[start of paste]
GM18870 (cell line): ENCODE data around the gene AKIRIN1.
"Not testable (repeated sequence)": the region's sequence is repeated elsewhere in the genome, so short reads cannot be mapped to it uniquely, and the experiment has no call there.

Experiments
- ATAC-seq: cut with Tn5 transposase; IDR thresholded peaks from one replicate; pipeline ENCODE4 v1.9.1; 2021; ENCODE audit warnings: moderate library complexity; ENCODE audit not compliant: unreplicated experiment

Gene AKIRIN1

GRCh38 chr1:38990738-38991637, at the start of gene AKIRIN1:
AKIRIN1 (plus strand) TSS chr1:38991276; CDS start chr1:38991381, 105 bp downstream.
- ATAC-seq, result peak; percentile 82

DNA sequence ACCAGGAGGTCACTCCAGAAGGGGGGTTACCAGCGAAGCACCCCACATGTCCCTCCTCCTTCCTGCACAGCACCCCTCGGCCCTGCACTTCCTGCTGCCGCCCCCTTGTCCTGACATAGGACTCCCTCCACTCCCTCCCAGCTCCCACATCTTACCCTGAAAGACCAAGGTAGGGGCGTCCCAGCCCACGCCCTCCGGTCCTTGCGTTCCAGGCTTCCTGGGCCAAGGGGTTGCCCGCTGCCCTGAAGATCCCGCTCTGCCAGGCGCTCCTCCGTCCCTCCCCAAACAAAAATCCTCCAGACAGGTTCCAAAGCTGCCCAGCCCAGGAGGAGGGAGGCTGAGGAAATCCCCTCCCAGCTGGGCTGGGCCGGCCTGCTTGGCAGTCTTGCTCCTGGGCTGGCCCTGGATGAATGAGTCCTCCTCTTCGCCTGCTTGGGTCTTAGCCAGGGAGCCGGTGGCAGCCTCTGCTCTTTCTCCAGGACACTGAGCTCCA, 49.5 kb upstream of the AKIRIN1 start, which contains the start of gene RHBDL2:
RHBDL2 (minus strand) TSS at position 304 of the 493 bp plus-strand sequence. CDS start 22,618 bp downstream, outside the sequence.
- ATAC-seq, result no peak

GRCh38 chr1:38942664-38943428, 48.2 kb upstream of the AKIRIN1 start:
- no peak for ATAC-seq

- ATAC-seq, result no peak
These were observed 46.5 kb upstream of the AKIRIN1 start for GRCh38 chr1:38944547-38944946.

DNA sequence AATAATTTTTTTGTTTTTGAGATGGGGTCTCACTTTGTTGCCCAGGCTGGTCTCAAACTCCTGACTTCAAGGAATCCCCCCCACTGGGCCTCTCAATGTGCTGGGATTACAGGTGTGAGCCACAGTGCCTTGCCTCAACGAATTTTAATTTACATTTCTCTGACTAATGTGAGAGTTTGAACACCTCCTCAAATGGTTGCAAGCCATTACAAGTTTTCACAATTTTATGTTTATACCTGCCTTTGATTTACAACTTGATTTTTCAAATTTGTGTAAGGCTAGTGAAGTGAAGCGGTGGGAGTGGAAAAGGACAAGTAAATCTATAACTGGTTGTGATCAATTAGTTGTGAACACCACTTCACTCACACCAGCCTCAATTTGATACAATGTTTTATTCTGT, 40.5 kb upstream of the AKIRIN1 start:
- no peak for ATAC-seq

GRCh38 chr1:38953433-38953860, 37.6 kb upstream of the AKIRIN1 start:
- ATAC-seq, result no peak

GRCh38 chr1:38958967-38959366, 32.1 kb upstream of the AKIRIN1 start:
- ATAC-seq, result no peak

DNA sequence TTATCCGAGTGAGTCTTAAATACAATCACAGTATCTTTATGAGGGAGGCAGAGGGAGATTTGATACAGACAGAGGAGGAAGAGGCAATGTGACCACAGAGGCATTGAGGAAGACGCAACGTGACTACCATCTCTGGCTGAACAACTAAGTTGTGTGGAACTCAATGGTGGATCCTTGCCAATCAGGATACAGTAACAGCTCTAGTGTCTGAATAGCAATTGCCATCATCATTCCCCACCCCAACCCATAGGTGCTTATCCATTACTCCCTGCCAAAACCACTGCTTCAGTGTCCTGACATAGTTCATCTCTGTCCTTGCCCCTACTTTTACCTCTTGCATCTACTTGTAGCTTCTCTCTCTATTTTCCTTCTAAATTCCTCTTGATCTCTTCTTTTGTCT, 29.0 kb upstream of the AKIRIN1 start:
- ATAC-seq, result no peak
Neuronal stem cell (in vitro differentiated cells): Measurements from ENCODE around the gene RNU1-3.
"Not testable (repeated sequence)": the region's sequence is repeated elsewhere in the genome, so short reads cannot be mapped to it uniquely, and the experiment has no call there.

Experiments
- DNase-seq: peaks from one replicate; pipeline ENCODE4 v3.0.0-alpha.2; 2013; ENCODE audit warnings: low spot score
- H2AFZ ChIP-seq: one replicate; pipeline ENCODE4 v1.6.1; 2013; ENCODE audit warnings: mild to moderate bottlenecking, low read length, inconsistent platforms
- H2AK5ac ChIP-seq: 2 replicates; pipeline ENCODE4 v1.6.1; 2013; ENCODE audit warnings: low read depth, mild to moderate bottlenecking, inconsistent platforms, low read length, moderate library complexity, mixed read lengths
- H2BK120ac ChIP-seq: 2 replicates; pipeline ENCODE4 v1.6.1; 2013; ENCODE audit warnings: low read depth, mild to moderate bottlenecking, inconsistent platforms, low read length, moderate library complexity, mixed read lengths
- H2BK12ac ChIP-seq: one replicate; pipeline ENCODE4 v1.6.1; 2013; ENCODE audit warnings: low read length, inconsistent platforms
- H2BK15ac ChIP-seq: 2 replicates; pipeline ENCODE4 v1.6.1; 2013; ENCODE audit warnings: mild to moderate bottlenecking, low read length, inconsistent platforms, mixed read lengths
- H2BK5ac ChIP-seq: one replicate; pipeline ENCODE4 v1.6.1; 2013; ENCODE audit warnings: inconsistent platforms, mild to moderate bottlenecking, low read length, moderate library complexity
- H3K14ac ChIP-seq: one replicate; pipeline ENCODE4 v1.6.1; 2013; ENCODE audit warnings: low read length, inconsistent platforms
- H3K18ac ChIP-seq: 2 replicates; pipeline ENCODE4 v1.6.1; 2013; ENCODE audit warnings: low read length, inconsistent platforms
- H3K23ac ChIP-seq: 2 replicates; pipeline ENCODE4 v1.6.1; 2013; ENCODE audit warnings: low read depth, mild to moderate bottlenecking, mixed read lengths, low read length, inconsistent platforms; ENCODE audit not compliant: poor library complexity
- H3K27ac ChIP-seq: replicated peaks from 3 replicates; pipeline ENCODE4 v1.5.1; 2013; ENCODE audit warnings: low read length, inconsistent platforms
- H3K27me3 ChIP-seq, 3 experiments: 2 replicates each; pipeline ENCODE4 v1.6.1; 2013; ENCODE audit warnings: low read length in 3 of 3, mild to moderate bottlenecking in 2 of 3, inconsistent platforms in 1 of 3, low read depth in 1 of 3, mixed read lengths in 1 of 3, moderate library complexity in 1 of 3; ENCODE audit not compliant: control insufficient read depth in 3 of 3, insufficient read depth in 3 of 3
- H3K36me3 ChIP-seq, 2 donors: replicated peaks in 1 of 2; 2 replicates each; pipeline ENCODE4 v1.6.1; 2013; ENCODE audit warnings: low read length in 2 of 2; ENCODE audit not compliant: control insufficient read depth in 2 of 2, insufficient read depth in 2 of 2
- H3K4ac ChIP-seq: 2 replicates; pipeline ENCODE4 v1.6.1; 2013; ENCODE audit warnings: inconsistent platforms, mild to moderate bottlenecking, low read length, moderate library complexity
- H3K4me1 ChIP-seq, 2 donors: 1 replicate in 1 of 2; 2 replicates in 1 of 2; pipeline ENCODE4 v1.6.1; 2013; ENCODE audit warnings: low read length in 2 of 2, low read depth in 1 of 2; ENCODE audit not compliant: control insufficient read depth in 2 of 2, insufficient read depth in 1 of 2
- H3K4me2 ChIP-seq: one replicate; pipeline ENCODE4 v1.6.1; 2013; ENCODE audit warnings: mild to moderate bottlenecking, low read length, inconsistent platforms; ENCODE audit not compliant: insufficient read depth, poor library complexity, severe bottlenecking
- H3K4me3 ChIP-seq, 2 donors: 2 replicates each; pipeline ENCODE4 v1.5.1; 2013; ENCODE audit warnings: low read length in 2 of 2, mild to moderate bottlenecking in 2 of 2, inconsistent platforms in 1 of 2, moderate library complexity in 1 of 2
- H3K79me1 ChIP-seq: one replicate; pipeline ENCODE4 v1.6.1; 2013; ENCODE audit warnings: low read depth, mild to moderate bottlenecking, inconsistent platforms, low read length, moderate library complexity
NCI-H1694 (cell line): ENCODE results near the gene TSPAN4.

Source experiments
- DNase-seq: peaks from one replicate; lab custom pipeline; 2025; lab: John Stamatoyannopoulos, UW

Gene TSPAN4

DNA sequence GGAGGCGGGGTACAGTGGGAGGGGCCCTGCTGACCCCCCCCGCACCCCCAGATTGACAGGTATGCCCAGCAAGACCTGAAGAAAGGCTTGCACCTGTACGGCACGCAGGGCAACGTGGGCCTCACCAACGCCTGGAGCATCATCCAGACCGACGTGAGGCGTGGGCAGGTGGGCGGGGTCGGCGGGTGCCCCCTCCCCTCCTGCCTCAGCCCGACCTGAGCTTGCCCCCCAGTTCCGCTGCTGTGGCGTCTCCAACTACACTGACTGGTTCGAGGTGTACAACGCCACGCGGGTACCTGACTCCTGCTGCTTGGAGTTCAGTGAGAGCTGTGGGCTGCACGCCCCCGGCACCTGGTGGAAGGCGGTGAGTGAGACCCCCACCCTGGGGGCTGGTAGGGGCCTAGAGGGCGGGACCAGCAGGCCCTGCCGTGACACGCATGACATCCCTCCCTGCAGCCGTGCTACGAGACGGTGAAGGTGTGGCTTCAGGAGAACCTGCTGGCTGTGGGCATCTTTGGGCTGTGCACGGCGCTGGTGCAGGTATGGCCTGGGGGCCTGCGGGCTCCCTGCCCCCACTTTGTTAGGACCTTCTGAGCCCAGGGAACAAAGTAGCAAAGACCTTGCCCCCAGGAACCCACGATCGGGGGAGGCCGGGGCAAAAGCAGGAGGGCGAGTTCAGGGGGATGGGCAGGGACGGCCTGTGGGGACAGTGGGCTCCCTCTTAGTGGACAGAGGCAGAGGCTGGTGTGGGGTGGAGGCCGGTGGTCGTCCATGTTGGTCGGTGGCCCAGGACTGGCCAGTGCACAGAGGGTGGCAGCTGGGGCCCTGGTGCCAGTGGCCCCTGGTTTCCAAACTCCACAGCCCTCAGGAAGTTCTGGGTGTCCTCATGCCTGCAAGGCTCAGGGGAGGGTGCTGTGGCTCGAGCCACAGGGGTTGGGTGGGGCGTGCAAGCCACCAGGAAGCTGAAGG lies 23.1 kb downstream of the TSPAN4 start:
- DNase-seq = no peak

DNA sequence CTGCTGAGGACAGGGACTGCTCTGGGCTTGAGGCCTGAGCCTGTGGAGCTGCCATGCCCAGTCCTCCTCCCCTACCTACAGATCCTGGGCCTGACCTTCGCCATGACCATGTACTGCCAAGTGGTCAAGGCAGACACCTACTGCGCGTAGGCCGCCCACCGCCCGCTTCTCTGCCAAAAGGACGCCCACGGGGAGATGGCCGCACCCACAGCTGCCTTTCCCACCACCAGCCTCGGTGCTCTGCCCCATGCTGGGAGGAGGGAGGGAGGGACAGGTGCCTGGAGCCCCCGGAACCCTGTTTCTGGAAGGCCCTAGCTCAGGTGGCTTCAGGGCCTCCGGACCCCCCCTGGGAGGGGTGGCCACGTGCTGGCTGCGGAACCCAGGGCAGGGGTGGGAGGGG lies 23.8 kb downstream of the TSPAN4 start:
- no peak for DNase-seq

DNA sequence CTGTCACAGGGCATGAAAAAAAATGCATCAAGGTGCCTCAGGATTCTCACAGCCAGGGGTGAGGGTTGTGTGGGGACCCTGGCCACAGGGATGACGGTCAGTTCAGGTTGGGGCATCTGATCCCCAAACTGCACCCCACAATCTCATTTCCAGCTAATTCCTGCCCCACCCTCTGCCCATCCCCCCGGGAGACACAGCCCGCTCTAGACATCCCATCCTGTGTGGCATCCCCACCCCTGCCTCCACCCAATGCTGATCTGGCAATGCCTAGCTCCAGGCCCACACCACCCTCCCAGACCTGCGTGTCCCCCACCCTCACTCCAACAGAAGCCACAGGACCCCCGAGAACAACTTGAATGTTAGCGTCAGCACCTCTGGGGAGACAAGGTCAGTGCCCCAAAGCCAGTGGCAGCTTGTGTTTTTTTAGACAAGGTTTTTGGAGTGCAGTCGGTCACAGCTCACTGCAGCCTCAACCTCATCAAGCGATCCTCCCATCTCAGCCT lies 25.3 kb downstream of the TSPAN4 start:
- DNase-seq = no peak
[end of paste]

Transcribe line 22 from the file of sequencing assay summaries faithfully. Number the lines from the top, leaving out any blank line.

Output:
DNA sequence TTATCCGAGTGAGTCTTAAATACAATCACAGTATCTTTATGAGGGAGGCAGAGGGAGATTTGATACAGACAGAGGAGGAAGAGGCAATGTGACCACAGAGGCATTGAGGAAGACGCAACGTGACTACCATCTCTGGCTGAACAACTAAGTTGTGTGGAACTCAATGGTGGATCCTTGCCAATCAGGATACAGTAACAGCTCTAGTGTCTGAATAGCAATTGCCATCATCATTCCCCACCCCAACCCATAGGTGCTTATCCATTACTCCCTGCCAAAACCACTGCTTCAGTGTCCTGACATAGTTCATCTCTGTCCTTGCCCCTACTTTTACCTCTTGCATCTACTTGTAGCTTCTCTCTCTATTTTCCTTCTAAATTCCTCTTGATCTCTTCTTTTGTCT, 29.0 kb upstream of the AKIRIN1 start: